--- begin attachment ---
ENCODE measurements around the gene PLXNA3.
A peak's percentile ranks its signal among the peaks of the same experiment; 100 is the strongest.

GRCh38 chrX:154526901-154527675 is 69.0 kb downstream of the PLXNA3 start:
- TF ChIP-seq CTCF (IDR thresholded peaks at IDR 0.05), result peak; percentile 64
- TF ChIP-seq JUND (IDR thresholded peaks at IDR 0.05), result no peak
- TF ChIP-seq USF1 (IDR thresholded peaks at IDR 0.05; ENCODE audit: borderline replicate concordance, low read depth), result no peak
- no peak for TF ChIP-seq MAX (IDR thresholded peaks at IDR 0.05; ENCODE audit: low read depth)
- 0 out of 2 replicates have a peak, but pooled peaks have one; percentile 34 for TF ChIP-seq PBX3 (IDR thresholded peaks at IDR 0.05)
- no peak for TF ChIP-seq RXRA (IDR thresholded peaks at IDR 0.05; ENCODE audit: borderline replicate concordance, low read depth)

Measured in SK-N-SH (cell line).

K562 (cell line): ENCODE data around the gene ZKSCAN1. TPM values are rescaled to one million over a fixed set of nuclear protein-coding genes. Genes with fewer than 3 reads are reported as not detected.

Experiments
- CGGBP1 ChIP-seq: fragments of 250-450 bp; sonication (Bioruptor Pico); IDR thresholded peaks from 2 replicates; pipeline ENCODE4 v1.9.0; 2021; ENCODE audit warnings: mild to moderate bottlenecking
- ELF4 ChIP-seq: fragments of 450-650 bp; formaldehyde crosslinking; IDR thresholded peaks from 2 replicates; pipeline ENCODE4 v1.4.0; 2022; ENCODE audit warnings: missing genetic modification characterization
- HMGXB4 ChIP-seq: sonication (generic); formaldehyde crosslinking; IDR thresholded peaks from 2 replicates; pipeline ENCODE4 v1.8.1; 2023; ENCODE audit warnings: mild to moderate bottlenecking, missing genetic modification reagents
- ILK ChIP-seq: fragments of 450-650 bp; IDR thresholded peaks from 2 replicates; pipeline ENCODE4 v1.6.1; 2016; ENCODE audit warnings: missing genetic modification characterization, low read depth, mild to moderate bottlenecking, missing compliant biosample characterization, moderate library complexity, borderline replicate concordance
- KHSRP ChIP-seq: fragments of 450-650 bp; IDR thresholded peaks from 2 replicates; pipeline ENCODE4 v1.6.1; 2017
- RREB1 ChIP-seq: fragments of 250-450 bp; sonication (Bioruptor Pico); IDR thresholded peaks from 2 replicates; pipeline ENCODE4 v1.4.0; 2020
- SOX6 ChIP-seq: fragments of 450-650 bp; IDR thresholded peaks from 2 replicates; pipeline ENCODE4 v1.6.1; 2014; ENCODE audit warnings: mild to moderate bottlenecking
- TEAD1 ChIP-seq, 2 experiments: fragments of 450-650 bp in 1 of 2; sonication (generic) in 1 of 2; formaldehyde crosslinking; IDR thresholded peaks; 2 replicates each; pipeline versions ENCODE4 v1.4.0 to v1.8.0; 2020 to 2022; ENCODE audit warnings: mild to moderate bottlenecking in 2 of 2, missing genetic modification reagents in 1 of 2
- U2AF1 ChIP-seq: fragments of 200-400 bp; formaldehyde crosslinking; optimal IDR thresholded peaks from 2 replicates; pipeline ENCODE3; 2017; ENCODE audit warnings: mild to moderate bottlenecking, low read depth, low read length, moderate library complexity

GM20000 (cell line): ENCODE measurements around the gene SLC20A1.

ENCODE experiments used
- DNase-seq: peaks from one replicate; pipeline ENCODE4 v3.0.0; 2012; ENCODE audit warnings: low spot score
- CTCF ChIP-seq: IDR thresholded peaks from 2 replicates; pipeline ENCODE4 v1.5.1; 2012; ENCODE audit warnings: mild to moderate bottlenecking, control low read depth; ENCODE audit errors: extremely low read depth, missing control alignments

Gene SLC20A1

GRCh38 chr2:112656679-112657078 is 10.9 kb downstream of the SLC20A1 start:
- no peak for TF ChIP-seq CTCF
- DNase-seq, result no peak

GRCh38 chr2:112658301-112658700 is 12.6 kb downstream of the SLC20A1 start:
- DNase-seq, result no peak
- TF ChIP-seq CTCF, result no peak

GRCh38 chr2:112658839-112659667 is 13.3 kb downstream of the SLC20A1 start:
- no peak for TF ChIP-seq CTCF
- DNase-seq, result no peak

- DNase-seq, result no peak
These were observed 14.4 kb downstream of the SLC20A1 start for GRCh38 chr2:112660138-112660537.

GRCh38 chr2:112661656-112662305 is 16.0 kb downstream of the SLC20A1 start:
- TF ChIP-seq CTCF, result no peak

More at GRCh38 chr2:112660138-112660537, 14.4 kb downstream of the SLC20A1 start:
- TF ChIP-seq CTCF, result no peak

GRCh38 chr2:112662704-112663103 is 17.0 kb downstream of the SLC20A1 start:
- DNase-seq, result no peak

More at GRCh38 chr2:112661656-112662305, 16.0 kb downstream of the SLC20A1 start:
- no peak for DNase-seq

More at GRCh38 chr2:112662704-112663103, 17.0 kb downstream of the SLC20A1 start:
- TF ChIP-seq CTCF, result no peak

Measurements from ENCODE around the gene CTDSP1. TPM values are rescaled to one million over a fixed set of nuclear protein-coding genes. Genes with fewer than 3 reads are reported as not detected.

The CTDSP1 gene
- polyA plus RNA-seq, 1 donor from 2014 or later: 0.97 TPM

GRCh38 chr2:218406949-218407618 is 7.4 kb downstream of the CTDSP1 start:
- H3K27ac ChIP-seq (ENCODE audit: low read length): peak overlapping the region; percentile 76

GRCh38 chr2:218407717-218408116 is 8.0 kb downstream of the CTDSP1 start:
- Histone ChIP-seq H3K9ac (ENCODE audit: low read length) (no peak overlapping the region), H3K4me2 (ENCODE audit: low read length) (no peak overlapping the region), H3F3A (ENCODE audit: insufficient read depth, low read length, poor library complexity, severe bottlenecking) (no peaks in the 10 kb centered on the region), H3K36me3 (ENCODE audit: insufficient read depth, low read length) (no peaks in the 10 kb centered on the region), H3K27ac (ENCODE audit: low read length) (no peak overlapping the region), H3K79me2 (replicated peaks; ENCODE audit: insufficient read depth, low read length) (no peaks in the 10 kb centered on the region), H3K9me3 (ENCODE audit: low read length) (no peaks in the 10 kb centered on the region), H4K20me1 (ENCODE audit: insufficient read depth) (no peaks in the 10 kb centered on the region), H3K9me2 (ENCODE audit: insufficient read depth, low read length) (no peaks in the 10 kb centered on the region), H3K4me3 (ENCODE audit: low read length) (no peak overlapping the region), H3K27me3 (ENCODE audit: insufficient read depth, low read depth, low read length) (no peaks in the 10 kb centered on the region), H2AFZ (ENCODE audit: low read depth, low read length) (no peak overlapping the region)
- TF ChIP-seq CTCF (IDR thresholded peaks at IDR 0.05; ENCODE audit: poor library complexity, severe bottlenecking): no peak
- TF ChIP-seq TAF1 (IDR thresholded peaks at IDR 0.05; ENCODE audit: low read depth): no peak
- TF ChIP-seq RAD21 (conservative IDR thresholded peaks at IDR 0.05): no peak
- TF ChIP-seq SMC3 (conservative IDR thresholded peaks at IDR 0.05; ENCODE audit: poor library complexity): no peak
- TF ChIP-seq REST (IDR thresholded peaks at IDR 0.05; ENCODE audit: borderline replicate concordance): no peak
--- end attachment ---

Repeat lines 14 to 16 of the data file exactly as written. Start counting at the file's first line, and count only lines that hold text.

- ELF4 ChIP-seq: fragments of 450-650 bp; formaldehyde crosslinking; IDR thresholded peaks from 2 replicates; pipeline ENCODE4 v1.4.0; 2022; ENCODE audit warnings: missing genetic modification characterization
- HMGXB4 ChIP-seq: sonication (generic); formaldehyde crosslinking; IDR thresholded peaks from 2 replicates; pipeline ENCODE4 v1.8.1; 2023; ENCODE audit warnings: mild to moderate bottlenecking, missing genetic modification reagents
- ILK ChIP-seq: fragments of 450-650 bp; IDR thresholded peaks from 2 replicates; pipeline ENCODE4 v1.6.1; 2016; ENCODE audit warnings: missing genetic modification characterization, low read depth, mild to moderate bottlenecking, missing compliant biosample characterization, moderate library complexity, borderline replicate concordance